[00:08:44] Christina Thompson: What is a Civilian Climate Corps? And why do we need one so urgently? 

[00:08:48] Alexandria Ocasio Cortez: The original Civilian Conservation Corps under FDR was the largest peacetime mobilization of young Americans in American history. In American history. Our climate crisis today requires a peaceful, but wartime scale mobilization in order to combat the climate crisis. 

[00:09:11] Christina Thompson: Essentially, this new policy is based on FDR's popular Civilian Conservation Corps, which is pretty cool. It was a way to recover from the Great Depression by providing jobs to young men. And it was because of this Corps and these jobs that they were able to shape our beloved national parks system. Similarly, the Civilian Climate Corps would create government jobs for young people geared toward restoring and conserving public lands and addressing climate change. 

[00:09:36] Georgia Wright: A Civilian Climate Corps is a particular piece of that Green New Deal that I've heard a lot of advocacy for recently. And I think it would be a great thing because of course, one of the major concerns when you talk about transitioning off of fossil fuels is, you know, if you're working in the fossil fuel industry, "will I lose my job? Am I still going to have a job? Am I going to be struggling to support my family and make rent?" And so I think the clear solution is to provide alternatives for folks. 

[00:10:01] Christina Thompson: Many, many young people like Georgia have been pushing hard for bold climate action like the Civilian Climate Corps. 

[Sounds of protest and chanting at climate demonstrations]

[00:10:15] Christina Thompson: And a major reason these policies are even on the agenda today is because of grassroots efforts like this. 

[00:10:21] Georgia Wright: You know, a Civilian Climate Corps would create millions of new jobs in renewable energy. And of course, this is all kind of nested under, uh, the Green New Deal as an overarching piece of legislation that has not actually been signed into legislation yet, but it is sort of this roadmap for potentially a just and equitable transition.

[00:10:41] Christina Thompson: Along with creating all these jobs, Biden's team is focusing on another important concept, one we've talked a lot about, and it's a core part of his plan. Environmental justice. Jade explained to me how the White House created a new council to advise on this very issue. 

[00:10:56] Jade Begay: Myself and many other seasoned environmental and climate justice activists and organizers were appointed into this council. This is the first council of its kind. And our main mission is to provide advice and recommendations to the CEQ, which is the Council on Environmental Quality, and also to the White House and various agencies within the federal government. So in the past, these types of councils have given advice to just, you know, one agency, like the EPA. We give advice to the entire federal agency.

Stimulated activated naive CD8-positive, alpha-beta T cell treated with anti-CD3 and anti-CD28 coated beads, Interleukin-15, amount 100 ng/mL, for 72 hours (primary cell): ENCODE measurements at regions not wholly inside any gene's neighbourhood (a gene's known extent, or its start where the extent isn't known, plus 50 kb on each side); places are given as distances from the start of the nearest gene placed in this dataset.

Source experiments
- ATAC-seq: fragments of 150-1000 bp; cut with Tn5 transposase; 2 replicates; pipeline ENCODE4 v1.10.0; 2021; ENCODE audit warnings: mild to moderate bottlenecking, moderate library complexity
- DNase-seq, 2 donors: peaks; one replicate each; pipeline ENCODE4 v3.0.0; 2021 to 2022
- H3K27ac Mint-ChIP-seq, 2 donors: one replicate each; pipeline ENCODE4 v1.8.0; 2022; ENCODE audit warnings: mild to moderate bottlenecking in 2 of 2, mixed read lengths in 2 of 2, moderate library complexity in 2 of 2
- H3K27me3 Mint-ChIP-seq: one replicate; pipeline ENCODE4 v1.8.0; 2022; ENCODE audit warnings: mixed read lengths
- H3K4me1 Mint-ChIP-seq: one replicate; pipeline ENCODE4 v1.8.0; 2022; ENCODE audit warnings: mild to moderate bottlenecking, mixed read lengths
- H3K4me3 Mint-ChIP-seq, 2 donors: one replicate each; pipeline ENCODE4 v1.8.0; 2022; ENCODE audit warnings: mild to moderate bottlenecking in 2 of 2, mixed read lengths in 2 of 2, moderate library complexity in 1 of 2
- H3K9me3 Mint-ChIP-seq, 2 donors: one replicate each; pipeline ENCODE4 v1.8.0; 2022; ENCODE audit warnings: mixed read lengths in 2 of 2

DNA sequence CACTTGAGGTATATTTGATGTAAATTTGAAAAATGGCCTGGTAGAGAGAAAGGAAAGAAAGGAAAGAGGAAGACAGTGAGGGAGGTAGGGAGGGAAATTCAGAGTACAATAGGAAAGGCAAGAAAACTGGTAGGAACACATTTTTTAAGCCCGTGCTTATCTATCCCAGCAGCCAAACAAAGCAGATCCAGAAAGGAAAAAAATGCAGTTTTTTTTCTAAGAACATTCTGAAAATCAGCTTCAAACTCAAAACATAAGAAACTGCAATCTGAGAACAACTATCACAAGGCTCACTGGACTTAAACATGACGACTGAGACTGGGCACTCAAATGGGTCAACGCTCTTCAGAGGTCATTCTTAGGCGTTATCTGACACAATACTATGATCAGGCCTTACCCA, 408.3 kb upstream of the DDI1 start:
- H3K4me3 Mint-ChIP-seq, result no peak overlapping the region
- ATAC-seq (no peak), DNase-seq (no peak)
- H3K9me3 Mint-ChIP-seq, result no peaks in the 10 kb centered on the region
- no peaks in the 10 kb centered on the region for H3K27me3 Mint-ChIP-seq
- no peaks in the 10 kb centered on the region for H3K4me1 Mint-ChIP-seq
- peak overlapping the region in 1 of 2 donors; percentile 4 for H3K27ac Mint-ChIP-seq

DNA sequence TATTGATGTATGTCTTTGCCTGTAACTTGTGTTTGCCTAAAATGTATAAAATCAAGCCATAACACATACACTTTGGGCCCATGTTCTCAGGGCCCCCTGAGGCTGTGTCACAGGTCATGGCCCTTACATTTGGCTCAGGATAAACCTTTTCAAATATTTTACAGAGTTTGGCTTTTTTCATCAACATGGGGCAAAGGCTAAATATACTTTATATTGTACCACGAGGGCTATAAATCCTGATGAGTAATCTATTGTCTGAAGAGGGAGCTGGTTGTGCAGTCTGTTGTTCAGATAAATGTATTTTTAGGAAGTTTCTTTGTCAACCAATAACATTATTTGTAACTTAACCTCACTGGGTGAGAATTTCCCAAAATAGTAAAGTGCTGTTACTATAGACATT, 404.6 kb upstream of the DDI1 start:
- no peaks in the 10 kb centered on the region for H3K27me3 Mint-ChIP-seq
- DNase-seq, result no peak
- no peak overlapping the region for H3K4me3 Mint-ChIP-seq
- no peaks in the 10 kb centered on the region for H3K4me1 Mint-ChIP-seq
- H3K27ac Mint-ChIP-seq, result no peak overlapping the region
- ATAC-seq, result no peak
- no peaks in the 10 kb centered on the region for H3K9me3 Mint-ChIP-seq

[00:11:38] Christina Thompson: And the council will advise on loads of climate issues that we've been learning about, like mitigation and resilience, pollution reduction in overburdened communities, equitable conservation in public land use, tribal and Indigenous issues, clean energy and sustainable infrastructure.

[00:11:52] Jade Begay: Something that's really amazing about people like myself being on this council and the rest of my colleagues is that we're from frontline communities. We're not oil lobbyists, we're not career politicians. We're organizers, we're community members. You know, I'm from New Mexico, which is infamous for uranium exposure and superfund sites and all kinds of negative impacts from mining and fracking and those types of projects. So I know, and the rest of my colleagues know, like, what our communities need. And so we're giving not just our own testimony, but testimony from the people that we are most accountable to, which is, which is our communities. 

[00:12:41] Christina Thompson: Wow. Amazing. What types of recommendations are you and the council putting forward? 

[00:12:46] Jade Begay: Yeah. So one of our first tasks was to make recommendations on updating an environmental justice executive order. If anyone's curious, it's the 12898 executive order. 

[00:12:59] Christina Thompson: That executive order was issued back in 1994 by President Clinton. And apparently it was the first big action the federal government ever took on environmental justice. 

[00:13:09] Jade Begay: That was our initial task. We've also been tasked with making recommendations around a tool that the United States digital service is building. It's a climate and economic screening tool, which will essentially be a public tool for, you know, citizens, for lawmakers, policy makers, to use, to identify different environmental justice issues or hotspots.

[Sounds of New York streets]

[00:13:41] Christina Thompson: Taking things back to my home city, I wanted to hear about some of the more local initiatives that are setting the tone for the national approach. Rather than top-down, going from the ground level up.